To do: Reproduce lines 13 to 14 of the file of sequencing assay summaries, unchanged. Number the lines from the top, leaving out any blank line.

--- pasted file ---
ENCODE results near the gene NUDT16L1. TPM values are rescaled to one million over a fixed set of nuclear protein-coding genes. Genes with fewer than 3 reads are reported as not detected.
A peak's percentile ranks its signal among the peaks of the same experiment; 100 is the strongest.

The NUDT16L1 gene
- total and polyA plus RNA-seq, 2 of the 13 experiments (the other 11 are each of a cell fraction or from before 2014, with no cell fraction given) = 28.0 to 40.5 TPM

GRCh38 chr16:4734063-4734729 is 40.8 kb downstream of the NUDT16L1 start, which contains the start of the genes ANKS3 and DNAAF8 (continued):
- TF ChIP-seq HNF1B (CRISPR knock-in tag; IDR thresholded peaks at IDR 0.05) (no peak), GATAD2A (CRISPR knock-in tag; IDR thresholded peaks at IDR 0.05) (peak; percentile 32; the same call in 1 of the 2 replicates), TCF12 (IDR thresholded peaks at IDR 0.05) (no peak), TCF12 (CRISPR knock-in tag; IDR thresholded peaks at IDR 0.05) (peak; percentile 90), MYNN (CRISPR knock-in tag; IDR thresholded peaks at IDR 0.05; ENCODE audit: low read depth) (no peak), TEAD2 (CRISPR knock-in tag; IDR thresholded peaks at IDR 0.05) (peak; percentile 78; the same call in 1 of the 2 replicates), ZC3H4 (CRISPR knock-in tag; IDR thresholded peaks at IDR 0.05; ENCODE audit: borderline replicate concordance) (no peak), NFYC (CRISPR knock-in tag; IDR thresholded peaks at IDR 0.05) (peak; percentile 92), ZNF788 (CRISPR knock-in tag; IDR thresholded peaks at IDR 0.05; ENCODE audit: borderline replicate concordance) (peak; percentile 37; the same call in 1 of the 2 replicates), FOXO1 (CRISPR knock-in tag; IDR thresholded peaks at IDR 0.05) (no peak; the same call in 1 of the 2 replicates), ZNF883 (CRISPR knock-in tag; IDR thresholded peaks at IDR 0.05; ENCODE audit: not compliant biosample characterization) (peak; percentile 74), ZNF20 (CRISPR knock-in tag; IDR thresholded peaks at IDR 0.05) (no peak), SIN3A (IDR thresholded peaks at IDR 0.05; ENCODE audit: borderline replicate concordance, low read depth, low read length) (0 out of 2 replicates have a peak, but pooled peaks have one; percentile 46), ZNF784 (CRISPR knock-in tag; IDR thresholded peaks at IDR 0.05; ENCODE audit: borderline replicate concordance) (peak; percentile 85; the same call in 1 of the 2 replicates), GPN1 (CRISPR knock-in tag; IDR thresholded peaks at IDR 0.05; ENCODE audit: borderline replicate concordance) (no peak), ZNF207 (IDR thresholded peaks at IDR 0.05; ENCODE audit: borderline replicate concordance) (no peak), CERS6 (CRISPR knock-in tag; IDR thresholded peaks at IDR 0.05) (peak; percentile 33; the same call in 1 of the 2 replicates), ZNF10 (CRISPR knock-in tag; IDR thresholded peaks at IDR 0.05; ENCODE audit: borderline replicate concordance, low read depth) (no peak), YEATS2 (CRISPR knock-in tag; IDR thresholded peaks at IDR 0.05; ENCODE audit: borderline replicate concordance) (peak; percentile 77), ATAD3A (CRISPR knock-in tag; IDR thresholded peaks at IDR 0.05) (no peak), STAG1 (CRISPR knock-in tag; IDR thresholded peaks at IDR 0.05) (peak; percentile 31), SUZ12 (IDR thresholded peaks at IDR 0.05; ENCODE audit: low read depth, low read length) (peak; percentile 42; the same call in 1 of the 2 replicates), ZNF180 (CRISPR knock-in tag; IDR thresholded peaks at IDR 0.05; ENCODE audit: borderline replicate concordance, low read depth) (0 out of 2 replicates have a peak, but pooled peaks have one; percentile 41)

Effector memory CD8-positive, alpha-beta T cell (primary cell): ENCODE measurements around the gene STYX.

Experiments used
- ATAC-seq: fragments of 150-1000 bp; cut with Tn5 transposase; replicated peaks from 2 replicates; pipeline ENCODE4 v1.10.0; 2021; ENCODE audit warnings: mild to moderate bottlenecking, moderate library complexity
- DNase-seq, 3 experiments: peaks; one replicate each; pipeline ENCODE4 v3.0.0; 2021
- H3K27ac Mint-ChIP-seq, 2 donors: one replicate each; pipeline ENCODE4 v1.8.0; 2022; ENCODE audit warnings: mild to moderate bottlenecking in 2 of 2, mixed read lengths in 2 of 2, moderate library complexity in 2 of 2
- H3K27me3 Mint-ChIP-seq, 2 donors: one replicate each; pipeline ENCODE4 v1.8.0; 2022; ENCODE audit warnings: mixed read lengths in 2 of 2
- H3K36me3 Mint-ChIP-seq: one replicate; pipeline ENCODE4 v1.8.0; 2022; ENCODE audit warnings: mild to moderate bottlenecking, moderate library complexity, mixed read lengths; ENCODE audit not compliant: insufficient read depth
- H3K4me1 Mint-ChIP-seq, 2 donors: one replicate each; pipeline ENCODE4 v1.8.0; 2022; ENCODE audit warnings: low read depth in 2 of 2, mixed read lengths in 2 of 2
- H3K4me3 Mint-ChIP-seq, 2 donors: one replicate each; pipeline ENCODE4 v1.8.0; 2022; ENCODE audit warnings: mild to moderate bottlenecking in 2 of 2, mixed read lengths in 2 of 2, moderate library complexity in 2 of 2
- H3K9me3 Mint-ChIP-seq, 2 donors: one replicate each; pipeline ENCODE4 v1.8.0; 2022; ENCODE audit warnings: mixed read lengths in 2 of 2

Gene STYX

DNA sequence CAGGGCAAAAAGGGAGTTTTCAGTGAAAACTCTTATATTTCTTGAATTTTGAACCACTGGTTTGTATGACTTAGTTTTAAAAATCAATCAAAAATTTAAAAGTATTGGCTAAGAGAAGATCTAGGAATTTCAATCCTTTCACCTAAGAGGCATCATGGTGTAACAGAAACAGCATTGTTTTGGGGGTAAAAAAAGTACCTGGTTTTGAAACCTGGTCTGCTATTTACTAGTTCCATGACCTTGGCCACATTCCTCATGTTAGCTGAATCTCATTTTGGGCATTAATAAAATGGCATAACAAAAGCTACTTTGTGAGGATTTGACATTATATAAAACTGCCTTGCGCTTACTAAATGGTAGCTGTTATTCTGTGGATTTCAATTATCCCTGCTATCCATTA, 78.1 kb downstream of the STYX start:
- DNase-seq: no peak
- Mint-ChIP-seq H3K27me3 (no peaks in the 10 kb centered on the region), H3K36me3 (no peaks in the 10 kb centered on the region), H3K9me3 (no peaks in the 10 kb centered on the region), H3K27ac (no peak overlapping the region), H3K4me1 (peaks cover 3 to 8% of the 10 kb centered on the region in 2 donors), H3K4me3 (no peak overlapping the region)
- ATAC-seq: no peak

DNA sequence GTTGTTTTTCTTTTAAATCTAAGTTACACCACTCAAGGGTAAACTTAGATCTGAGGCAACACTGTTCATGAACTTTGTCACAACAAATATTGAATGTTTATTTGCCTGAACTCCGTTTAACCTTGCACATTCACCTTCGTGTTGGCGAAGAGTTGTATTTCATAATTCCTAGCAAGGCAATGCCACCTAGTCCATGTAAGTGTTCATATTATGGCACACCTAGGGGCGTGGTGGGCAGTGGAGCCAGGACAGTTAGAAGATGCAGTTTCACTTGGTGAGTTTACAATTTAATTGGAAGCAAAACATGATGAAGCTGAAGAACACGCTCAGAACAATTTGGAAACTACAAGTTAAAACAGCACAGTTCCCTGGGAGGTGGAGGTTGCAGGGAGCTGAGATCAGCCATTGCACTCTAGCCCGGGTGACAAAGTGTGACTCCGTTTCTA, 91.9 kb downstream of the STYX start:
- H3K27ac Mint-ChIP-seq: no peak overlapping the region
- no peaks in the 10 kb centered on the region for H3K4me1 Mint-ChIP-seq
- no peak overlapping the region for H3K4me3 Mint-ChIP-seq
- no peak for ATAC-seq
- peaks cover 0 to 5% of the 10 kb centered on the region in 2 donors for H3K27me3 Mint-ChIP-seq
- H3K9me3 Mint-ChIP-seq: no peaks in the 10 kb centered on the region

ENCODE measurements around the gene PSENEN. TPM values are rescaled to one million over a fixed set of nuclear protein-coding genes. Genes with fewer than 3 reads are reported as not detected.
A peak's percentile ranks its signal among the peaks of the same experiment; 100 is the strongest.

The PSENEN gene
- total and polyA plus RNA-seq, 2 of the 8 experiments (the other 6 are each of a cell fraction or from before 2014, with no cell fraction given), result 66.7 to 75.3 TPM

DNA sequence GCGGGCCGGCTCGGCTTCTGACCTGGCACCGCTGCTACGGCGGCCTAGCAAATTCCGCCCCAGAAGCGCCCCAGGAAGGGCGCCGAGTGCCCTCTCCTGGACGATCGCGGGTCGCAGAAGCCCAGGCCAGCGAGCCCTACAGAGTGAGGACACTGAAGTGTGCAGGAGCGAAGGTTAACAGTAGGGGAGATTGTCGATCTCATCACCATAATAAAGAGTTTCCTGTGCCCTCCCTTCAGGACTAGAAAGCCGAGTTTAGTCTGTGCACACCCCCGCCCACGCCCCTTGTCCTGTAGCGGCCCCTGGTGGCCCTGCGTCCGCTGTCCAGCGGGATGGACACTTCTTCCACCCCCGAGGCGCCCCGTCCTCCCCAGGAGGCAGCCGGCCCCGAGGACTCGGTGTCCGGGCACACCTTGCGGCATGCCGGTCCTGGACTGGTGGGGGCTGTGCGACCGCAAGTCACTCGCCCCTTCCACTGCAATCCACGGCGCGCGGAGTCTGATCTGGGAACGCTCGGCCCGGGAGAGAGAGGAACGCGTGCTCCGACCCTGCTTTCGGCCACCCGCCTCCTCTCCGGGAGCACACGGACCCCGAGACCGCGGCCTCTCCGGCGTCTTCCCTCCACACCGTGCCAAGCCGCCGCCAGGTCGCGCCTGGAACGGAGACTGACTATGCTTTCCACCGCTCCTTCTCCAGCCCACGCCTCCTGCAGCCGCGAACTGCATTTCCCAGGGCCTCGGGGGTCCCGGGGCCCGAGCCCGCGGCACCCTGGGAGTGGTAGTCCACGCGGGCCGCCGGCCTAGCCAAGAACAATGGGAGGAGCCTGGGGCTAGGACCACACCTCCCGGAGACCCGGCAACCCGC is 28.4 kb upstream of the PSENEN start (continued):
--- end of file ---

- H3K36me3 Mint-ChIP-seq: one replicate; pipeline ENCODE4 v1.8.0; 2022; ENCODE audit warnings: mild to moderate bottlenecking, moderate library complexity, mixed read lengths; ENCODE audit not compliant: insufficient read depth
- H3K4me1 Mint-ChIP-seq, 2 donors: one replicate each; pipeline ENCODE4 v1.8.0; 2022; ENCODE audit warnings: low read depth in 2 of 2, mixed read lengths in 2 of 2